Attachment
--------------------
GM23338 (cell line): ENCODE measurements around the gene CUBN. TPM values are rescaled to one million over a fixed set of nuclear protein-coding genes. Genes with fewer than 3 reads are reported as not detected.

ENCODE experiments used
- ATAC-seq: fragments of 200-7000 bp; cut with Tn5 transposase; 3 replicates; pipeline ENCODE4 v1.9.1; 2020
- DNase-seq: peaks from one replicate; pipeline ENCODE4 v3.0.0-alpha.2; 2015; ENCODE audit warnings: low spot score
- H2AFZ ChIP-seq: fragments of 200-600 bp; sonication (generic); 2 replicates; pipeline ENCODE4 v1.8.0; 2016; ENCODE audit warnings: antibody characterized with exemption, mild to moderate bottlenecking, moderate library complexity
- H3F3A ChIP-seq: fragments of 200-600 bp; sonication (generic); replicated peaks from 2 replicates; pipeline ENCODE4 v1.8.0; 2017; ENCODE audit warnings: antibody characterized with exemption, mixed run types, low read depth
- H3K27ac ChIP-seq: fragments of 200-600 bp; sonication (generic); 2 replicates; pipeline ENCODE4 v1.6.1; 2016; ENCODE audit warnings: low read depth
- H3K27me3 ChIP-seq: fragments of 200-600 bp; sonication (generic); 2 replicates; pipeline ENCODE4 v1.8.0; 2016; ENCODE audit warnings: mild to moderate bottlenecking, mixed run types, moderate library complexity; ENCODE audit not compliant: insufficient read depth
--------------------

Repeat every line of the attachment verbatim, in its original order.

GM23338 (cell line): ENCODE measurements around the gene CUBN. TPM values are rescaled to one million over a fixed set of nuclear protein-coding genes. Genes with fewer than 3 reads are reported as not detected.

ENCODE experiments used
- ATAC-seq: fragments of 200-7000 bp; cut with Tn5 transposase; 3 replicates; pipeline ENCODE4 v1.9.1; 2020
- DNase-seq: peaks from one replicate; pipeline ENCODE4 v3.0.0-alpha.2; 2015; ENCODE audit warnings: low spot score
- H2AFZ ChIP-seq: fragments of 200-600 bp; sonication (generic); 2 replicates; pipeline ENCODE4 v1.8.0; 2016; ENCODE audit warnings: antibody characterized with exemption, mild to moderate bottlenecking, moderate library complexity
- H3F3A ChIP-seq: fragments of 200-600 bp; sonication (generic); replicated peaks from 2 replicates; pipeline ENCODE4 v1.8.0; 2017; ENCODE audit warnings: antibody characterized with exemption, mixed run types, low read depth
- H3K27ac ChIP-seq: fragments of 200-600 bp; sonication (generic); 2 replicates; pipeline ENCODE4 v1.6.1; 2016; ENCODE audit warnings: low read depth
- H3K27me3 ChIP-seq: fragments of 200-600 bp; sonication (generic); 2 replicates; pipeline ENCODE4 v1.8.0; 2016; ENCODE audit warnings: mild to moderate bottlenecking, mixed run types, moderate library complexity; ENCODE audit not compliant: insufficient read depth